According to a report in the Ghanaian Chronicle, the process of privatising the country’s second national operator (SNO) Western Telesystems (WESTEL) is reaching a conclusion after the government announced it had pre-selected three telecoms companies to make final presentations in their bid to secure a 66.7% stake in the operator. The second phase of selecting a strategic partner ended last Friday when Celtel, African Soft and a group consisting of Kinz Telecom and Etisalat Communications, were selected to submit presentations on their technical and financial competence to win the stake. Seven companies participated in the process. The final assessment is being handled by the transaction advisors, National Trust Holding Company (NTHC) and Databank, and will be presented to the government through the Ministry of Communications.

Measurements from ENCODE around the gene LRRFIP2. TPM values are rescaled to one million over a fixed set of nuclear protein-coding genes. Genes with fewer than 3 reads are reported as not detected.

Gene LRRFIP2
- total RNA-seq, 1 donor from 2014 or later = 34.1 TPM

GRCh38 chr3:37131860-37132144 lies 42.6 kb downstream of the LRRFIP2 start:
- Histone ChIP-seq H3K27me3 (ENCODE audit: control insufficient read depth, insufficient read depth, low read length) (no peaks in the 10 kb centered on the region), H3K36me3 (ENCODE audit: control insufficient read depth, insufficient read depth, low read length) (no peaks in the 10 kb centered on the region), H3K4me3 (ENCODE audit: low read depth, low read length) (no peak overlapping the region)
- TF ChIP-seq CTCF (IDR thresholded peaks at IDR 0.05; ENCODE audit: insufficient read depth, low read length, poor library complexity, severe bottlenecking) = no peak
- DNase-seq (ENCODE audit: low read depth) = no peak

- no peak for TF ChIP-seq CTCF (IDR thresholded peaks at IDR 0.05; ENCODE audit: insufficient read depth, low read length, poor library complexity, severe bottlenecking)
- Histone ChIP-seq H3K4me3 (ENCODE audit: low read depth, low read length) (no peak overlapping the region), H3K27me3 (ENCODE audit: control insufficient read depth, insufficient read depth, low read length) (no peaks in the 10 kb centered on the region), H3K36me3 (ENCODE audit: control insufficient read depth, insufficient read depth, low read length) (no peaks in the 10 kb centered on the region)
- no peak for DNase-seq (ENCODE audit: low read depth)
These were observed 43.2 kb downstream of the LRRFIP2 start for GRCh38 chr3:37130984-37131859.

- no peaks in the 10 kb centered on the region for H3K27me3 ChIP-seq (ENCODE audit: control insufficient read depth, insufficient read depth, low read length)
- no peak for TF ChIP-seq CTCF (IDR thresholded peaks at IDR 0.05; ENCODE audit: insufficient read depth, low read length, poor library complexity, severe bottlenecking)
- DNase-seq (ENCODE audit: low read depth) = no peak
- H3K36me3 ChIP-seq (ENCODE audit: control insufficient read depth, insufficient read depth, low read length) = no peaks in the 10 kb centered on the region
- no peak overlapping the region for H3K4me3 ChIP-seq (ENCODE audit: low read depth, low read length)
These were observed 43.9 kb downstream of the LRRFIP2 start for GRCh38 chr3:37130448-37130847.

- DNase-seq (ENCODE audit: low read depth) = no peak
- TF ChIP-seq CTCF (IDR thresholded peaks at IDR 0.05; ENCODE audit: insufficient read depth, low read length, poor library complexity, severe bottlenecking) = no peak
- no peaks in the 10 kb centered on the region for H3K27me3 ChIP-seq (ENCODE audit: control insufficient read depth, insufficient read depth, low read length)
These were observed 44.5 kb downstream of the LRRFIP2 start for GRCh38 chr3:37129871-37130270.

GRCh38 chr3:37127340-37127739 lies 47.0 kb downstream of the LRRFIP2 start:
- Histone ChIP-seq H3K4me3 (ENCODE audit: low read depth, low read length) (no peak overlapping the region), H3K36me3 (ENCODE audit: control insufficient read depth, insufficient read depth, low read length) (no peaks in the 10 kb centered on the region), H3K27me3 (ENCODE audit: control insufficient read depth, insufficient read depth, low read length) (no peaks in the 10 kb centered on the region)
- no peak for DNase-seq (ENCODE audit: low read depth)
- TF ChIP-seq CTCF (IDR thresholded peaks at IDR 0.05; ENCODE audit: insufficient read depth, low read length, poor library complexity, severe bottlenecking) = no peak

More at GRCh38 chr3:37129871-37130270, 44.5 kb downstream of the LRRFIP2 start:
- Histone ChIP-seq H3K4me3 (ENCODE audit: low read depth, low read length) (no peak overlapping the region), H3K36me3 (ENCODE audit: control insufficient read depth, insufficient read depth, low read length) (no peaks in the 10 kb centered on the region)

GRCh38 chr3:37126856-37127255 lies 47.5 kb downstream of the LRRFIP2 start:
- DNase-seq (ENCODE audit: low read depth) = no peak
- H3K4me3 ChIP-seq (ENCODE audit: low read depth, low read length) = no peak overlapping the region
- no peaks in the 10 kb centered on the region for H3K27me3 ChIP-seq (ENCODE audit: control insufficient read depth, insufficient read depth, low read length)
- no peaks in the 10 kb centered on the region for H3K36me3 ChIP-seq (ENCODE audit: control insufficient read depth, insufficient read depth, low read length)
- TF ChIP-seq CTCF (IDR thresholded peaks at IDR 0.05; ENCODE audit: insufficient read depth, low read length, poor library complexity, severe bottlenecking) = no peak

WESTEL was awarded the SNO licence in 1997 and granted a five-year duopoly on basic telecoms services alongside incumbent Ghana Telecom, says TeleGeography’s GlobalComms database. The company is licensed to provide fixed and wireless telecommunications services throughout Ghana, including basic phone service, cellular, paging, international long-distance, pay-phones, data communications, private networks and satellite communications, but it did not launch services until late 1998 due to the incumbent Ghana Telecom’s refusal to connect it to the national PSTN. Since then the telco has been blighted by bureaucratic disagreements and a lack of investment. Originally a wholly owned subsidiary of the Ghana National Petroleum Corporation (GNPC), WESTEL was floated in an IPO following the opening up of the market. Western Wireless International (WWI) of the US took a majority stake, but in its allotted duopoly period installed fewer than 3,000 of the 50,000 lines stipulated by its concession. In January 2006 WESTEL became a fully owned state enterprise again following the government’s acquisition of the two-thirds equity stake held by ACG Telesystems Ghana.